• by jeffmeden (135043) on Tuesday July 27, 2004 @05:01PM (#9815817) Homepage Journal
    How useful will this be when it responds to a simple question with a simple answer?
    me: why did the program leak 1GB of memory then segfault?
    computer: because you don't know how to program, you idiot!
  • And this helps how? (Score:3, Interesting)

    by buckhead_buddy (186384) on Tuesday July 27, 2004 @05:01PM (#9815822)
    The article showed what looked to be a Pac-Man environment which tried to show objects (ghost, dot, pac), a boolean (why did, didn't), and a condition (move toward x). That is a cool idea to enhance debugging with holistic information about objects at a higher level.

    I don't think it'll make as much of an impact in the real world (e.g. replacing "general protection fault" etc) as the article implies. First it seems more to trace a set of known possibilities that happened or not, rather than to catch really unexpected occurances. If a fence post error caused a count to trigger some action an iteration too early that would be a very hard thing to see at an object level even if you were the programmer who could interpret such things. If you were the user whose binaries had been stripped of most debugging info to reduce chances of reverse engineering then you'd have an obtuse error message that probably has no way to recover from the error.

    It's a neat idea, but this doesn't sound like an end user sort of innovation (or anything close to it) as the article portrays.

  • by CAIMLAS (41445) on Tuesday July 27, 2004 @05:02PM (#9815828) Homepage
    There seems to be a fundamental logic problem with this kind of debugger. It seems to be more of an 'interpretive debugger' in which it would need to know what you're trying to do in the first place. Thus, it would have to know what the code -should- look like in order to tell you what the problem is.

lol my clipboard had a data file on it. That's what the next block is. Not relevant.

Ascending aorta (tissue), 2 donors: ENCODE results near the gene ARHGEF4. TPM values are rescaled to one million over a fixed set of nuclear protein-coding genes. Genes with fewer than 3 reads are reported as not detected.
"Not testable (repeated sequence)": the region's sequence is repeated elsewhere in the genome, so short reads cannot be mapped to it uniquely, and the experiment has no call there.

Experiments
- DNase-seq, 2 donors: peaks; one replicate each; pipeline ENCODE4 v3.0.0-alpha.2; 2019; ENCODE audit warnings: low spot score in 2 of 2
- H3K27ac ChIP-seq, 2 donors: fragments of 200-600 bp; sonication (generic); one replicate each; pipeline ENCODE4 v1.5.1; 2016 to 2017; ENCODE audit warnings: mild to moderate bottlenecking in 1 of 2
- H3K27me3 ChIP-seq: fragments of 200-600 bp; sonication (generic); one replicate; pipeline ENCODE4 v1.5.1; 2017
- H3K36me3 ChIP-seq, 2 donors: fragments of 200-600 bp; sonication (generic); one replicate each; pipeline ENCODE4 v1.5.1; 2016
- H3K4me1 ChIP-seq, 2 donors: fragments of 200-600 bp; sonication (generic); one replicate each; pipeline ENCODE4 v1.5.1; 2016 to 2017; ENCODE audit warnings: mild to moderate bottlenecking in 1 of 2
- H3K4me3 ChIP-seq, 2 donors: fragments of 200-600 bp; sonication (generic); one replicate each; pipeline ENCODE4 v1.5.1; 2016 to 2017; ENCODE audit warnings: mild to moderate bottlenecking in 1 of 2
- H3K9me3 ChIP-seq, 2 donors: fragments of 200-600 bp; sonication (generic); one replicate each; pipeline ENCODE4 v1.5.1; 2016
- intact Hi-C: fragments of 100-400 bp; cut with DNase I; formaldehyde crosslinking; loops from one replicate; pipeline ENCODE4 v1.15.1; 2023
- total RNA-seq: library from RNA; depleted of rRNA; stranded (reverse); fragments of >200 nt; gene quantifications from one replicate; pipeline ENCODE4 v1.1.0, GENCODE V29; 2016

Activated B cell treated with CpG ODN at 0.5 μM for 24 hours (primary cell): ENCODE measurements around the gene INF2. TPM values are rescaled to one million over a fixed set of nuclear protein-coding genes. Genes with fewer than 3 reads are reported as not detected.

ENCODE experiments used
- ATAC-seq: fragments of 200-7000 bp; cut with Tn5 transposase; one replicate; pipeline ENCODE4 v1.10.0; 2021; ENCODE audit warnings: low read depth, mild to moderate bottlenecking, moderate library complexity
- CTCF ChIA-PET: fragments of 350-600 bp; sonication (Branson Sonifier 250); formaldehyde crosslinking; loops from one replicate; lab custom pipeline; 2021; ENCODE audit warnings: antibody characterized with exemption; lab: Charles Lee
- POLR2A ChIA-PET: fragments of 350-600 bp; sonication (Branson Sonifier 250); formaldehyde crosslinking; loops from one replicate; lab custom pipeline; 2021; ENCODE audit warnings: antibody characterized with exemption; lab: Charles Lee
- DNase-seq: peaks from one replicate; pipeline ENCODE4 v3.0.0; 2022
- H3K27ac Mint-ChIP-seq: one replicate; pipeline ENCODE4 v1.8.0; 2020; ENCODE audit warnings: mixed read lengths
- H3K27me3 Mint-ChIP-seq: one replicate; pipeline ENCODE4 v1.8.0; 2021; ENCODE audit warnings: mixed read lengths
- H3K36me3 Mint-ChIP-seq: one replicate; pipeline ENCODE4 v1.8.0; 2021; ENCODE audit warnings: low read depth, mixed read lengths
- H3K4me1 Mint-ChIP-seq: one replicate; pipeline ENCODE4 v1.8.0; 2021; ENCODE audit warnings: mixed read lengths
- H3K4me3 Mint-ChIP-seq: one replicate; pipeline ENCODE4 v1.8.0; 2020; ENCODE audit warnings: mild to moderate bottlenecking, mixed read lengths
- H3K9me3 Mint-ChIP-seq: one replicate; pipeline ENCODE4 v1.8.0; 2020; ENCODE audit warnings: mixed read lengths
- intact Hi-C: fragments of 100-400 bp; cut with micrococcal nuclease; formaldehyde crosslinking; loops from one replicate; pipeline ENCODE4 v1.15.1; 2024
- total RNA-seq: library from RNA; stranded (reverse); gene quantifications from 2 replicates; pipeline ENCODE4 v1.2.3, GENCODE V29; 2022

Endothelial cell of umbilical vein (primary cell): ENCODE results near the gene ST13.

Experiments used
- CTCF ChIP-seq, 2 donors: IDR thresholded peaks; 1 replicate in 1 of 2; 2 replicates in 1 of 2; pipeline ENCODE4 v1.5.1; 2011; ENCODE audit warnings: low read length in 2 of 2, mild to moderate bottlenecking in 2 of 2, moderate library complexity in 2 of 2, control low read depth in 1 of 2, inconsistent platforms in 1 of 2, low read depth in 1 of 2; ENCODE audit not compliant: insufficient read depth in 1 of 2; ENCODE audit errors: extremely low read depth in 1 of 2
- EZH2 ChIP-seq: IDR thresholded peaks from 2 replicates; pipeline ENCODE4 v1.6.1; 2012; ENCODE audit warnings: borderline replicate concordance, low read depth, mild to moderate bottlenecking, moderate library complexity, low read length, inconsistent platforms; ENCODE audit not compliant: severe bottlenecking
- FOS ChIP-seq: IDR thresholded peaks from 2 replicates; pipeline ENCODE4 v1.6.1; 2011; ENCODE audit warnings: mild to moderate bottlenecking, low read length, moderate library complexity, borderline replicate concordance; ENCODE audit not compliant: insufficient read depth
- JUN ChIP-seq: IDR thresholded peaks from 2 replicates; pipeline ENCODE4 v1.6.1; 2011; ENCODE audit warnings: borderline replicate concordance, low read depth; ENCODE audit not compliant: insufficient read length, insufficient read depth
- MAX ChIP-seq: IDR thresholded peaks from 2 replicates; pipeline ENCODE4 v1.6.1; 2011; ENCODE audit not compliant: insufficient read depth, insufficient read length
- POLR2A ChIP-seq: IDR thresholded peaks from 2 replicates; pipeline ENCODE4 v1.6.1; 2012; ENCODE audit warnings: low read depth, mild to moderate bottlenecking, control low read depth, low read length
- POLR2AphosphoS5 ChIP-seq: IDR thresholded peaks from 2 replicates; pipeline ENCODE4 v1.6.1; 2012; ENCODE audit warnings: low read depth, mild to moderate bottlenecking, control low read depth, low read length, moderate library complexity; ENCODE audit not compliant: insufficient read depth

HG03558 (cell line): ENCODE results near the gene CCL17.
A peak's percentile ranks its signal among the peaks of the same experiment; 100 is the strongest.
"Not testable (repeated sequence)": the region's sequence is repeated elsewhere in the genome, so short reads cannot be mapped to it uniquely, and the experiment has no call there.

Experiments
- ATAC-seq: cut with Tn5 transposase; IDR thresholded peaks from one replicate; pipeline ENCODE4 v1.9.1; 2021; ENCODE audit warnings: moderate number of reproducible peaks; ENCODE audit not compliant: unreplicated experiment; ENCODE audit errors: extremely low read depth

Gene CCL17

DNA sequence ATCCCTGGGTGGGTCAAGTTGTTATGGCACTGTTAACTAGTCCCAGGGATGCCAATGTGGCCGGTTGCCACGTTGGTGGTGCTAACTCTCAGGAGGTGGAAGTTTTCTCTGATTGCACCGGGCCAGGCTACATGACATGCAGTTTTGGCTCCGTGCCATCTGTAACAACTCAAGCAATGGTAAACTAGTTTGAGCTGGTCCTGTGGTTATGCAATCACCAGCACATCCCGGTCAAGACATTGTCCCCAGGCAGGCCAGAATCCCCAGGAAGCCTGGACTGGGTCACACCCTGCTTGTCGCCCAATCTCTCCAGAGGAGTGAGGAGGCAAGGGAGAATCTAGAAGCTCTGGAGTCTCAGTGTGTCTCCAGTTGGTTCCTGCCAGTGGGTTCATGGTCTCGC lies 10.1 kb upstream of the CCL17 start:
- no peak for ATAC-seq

In essence, for there to be a "English debugger" (one that speaks more english than current debuggers, that is), it would essentially need to know how to program itself on top of being able to follow the flow of code and find where it breaks, so as to be able to tell you precisely what the problem is.

    Sounds a bit fictional to me.
  • Video editing [cmu.edu] for porn? Why else would they use that graphic? :)
  • Drink Me, Eat Me (Score:4, Interesting)

    by grunt107 (739510) on Tuesday July 27, 2004 @05:06PM (#9815874)
    From the pdf on whyline, it seems to work with the Alice language. Alice seems to be very rigid in its design, allowing English lookups (rather like naming variable in English-word format like 'pac_resize').

    This is a more user-friendly version of tools like grep and awk.

    This type of debugger would seem difficult to make in the lower-level program tools without rigid naming conventions. Or else the searching would be on high-level concepts like graphic resizing that would be searched on the language functions that perform the resizing (regardless of data-var name).

    I do have to disagree with their definition of a programmer: "If you've created a spreadsheet, made macros in Excel or Word or used a Web application to fetch news about your hobby or favorite celebrity, you've programmed". Although technically usable in definition, a Word/Excel macroist does not a programmer make.

  • by GraWil (571101) on Tuesday July 27, 2004 @05:07PM (#9815886)
    debug> Why did my web server crash?
    reply> slashdotting
  • Brad Myers! (Score:2, Informative)

    by Teppy (105859) *